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Bartizan at Fort de Chartres, a French colonial era fort in Illinois on the Mississippi River.

A bartizan or guerite is an overhanging, wall-mounted turret projecting from the walls of medieval fortifications from the early 14th century up to the 16th century. Most frequently found at corners, they protected a warder and enabled him to see his surroundings. Bartizans generally are furnished with oylets or arrow slits.[1] The turret was usually supported by stepped masonry corbels and could be round or square.[2][3]

Bartizans were incorporated into many notable examples of Scots Baronial Style architecture in Scotland. In the architecture of Aberdeen, the new Town House built in 1868-74, incorporates bartizans in the West Tower.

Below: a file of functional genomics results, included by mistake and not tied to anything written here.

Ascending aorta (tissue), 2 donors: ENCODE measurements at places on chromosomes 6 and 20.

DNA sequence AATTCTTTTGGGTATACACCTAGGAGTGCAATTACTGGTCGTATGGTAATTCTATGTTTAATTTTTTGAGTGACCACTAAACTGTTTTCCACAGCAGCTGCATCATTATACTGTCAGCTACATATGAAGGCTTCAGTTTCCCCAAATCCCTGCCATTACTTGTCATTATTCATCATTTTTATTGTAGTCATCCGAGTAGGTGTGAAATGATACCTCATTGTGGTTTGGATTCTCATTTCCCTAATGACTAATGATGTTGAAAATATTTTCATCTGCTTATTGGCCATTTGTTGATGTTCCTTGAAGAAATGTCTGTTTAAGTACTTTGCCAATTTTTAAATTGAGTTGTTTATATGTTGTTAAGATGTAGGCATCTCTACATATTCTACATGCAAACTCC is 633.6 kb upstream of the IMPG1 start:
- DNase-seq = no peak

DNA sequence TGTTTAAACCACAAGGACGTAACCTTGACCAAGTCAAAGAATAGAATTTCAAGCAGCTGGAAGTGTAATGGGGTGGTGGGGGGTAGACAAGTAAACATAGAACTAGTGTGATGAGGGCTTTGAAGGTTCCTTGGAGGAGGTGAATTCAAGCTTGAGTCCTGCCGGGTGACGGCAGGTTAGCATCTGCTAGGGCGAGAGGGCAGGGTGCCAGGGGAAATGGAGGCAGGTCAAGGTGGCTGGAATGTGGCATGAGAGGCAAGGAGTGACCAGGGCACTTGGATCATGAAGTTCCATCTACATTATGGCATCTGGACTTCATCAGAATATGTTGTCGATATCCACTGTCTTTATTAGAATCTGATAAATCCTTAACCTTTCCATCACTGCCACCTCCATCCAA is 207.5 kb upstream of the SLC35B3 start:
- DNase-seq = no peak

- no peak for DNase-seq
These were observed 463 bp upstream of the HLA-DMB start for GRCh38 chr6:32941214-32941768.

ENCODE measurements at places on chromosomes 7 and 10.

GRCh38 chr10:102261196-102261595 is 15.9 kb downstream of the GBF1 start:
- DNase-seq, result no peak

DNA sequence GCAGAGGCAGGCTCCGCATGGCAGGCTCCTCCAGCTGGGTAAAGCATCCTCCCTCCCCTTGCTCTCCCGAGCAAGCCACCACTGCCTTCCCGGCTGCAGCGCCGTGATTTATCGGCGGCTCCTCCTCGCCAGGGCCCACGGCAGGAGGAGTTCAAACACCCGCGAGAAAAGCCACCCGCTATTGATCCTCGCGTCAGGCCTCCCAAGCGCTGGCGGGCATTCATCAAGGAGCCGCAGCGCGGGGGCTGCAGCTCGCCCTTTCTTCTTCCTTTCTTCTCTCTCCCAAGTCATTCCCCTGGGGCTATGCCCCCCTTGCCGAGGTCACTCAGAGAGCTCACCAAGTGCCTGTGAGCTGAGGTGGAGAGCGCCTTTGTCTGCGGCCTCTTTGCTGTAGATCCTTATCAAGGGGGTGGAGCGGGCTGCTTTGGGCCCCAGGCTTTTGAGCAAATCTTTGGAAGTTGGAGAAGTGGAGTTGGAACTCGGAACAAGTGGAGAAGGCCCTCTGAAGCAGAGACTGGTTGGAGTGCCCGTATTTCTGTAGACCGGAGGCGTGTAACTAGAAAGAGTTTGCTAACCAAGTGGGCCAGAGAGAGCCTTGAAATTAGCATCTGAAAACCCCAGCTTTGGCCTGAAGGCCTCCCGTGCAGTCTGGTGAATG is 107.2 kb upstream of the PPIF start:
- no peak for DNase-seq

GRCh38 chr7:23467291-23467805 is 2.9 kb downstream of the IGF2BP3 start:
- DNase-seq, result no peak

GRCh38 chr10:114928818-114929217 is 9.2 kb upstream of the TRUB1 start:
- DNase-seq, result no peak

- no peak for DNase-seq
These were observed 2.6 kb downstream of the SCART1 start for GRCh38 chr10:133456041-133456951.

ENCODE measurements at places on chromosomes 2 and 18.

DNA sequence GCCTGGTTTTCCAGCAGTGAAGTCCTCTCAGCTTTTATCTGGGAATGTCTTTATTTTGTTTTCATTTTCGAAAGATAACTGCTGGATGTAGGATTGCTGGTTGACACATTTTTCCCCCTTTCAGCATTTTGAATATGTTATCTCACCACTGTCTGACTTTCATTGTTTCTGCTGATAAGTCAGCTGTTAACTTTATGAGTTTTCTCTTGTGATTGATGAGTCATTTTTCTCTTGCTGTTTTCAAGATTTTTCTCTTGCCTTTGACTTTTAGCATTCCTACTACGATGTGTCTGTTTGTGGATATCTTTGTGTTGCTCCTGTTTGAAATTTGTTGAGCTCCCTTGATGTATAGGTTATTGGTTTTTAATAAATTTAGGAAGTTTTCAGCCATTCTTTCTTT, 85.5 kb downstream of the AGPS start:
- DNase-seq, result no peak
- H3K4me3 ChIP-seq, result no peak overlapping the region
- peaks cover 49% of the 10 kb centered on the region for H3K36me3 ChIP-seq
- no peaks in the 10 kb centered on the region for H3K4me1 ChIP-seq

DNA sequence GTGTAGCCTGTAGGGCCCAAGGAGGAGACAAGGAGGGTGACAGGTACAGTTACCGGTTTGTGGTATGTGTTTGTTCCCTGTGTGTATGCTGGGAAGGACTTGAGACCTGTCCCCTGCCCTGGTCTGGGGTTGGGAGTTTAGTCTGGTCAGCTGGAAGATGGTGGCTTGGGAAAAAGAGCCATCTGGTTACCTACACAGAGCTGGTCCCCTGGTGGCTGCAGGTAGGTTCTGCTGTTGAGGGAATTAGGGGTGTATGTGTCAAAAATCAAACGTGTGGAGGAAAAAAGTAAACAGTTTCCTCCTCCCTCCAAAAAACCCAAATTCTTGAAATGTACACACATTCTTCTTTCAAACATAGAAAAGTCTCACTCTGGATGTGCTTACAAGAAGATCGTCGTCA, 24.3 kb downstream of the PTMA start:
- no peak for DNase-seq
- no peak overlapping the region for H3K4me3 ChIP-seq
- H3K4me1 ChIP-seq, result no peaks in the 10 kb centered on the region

See also[edit]

  • bretèche
  • garret - an attic or top floor room in the military sense; a watchtower from the French word garite.


  1. ^  One or more of the preceding sentences incorporates text from a publication now in the public domainChisholm, Hugh, ed. (1911). "Bartizan". Encyclopædia Britannica 3 (11th ed.). Cambridge University Press. 
  2. ^ Wikisource-logo.svg Wood, James, ed. (1907). "Bartizan". The Nuttall Encyclopædia. London and New York: Frederick Warne. 
  3. ^ Bradley, Simon, ed. (2010). Pevsner's Architectural Glossary. Yale University Press. p. 33. ISBN 978-0-300-16721-4. 

External links[edit]

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